What looked at first to be a routine block attempt turned out to be one of the most disturbing injuries ever seen on live television. A reserve player on Louisville’s bench named Kevin Ware dove towards Duke guard Tyler Thornton in order to block his shot; he ended up landing awkwardly and breaking his leg so badly that the bone literally ripped through his skin as he is riving on the floor in pain, his season and possibly his career is over.
There was a surreal moment of reflection when everybody in the arena realized how bad the injury was, it hit you that this was just a game, and these were just kids. The tears that were shed by the players on the court and Louisville coach Rick Patino were gut wrenching to watch, the announcers were at a loss for words, and after the moment pasted and Ware was carted off the court, like everything in show business, the show went on. The only thing is that this is not a business for these players; it is for the coaches, the schools, the conferences and the NCAA but for the players it is just a game. Regardless of what happens if they win they reap none of the benefits, and they lose they receive all of the blame. Anyone who does their job and does it exceedingly well should be compensated for their efforts. That’s what this country was founded on and prides itself for.
Most players in NCAA Athletics don’t get full rides to college and that is just to retort the argument that a free college education is compensation for these student athletes. Those scholarships handed out are not guaranteed, so in situations like Kevin Ware, if he was offered a scholarship, he could now lose it next year if Louisville decides not to honor it. If that was Kevin’s way of affording a higher education, how will he be able to attend Louisville without going into debt filling for loans, receive educational grants or paying for it out of pocket? The scholarships offered by these schools are so conditional it seems as if it is easier to lose them than it is to keep them. The NCAA’s rules and regulations on player conduct and improper benefits has cost players their careers over tickets to a concert from boosters to money for gas from coaches. Remember, getting banned from their sport is basically losing their livelihood, they can’t play the game they love and most likely will not be able to attend the school they love.
Collegiate players are cash cow’s for their schools and the NCAA at large. Through their popularity and success in the sport comes an increase in paraphernalia sales, an increase in school attendance and an increase in sponsorships. What job doesn’t allow you to receive benefits especially when you work full time. Ware’s impending surgery’s and rehab will most likely be footed by Louisville just out of morals, but the “what next” question will come a lot sooner for this kid than later. There is no 401 K, there is no severance pay, no compensation package, after Kevin Ware gets all patched up, if he not able to play basketball again at the level he was before, he will be thrust out into the world to figure it for himself without a dime from the company he worked for.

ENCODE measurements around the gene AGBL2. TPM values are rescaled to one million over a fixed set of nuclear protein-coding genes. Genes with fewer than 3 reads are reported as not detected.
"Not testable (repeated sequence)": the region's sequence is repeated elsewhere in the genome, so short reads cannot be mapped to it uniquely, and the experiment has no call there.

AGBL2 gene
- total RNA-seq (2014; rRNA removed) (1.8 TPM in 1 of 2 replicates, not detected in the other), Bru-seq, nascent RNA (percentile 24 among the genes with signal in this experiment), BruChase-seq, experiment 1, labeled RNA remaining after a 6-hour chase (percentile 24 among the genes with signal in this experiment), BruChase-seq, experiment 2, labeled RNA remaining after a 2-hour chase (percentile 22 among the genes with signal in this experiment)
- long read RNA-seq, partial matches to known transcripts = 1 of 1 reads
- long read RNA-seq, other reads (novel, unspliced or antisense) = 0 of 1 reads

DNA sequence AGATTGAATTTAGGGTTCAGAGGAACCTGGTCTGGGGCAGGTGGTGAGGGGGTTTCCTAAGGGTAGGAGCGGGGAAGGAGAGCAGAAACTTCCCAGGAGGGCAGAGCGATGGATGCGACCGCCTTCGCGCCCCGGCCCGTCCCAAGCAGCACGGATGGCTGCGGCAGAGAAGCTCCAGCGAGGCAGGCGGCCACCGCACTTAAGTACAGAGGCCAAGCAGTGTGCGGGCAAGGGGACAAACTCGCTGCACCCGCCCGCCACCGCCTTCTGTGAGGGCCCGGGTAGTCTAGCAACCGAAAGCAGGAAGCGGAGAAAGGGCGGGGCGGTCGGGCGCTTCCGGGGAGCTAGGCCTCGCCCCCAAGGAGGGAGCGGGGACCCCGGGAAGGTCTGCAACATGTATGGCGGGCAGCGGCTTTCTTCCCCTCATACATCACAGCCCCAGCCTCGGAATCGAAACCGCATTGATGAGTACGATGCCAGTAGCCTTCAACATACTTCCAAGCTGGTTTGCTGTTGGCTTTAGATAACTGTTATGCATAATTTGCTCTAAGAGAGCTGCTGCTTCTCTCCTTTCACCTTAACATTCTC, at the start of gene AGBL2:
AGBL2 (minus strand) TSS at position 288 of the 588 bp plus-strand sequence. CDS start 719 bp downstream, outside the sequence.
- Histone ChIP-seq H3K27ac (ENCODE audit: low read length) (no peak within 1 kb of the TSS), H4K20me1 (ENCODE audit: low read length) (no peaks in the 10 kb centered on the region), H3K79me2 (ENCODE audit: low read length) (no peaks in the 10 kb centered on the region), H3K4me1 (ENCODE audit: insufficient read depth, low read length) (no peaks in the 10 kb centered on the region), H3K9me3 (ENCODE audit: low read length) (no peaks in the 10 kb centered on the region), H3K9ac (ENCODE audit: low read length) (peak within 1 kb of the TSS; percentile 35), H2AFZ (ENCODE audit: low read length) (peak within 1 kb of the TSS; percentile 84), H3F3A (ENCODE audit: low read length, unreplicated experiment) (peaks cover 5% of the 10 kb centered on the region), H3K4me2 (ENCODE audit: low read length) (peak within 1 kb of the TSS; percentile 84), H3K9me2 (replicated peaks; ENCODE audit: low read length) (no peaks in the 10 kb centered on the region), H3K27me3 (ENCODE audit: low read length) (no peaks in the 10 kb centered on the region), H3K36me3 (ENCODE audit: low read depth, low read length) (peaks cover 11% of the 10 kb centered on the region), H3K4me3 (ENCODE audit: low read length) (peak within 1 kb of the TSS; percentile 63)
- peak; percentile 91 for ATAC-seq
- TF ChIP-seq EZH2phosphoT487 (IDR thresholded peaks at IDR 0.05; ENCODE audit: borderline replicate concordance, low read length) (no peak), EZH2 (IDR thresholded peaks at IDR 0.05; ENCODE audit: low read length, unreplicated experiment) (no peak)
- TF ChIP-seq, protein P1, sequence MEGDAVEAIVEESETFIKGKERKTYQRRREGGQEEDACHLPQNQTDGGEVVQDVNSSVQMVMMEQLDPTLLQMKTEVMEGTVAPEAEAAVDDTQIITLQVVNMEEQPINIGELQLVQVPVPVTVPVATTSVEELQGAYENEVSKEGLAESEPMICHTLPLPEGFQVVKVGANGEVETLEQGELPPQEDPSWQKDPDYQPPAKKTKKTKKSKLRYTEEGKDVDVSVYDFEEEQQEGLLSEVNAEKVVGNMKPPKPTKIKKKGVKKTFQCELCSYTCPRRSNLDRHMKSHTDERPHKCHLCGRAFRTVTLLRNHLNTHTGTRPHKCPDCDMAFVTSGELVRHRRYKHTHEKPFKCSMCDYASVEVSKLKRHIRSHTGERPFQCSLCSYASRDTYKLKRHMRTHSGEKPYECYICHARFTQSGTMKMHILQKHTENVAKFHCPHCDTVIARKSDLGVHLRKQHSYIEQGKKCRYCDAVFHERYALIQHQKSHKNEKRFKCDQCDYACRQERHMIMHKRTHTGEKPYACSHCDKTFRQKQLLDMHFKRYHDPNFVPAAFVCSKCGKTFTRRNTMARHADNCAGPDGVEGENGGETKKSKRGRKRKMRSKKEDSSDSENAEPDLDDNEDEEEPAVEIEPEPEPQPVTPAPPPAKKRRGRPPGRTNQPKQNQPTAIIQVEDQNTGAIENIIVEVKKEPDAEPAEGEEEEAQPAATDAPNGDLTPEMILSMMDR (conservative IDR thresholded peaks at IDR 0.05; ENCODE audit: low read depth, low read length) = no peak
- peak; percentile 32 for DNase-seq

These players are professional athletes, period. They deserve to be treated as such; just because you happen to be in school doesn’t mean its O.K. to not be compensated. There is so much money floating around these sports it is asinine that the people who make the product the most profitable receive none of the profits. Television contracts operate the same no matter if it is the NBA or NCAA Basketball. Television networks throw in bids get big market games on their network and they pay top dollar to do so. So just like you want to see LeBron James versus Kobe Bryant, you want to see the stars at Duke vs the stars at North Carolina, and companies who pump money into these games know that. It feels like this is “The Hunger Games” sometimes, we watch these athletes for our own entertainment as they battle each other for nothing more than “honor” and “pride”.
Maybe Kevin Ware doesn’t make Millions of dollars a year, maybe he iss not able to negotiate his contract and test the free agency market like the NBA, but he as well as every other athlete in collegiate sports should be compensated for reaching a level of competitive sports that most individuals will never get to participate in. This is not just a game they play, it is their job; if they’re good enough at this job on this level, another job will pay for their services when they decide to take their talents to another organization. With all that being said, money doesn’t un-break Kevin’s leg, it doesn’t make his injury any less gruesome, but if you had to choose, would you rather be injured on the job and receive your benefits, or get injured playing around and receive nothing?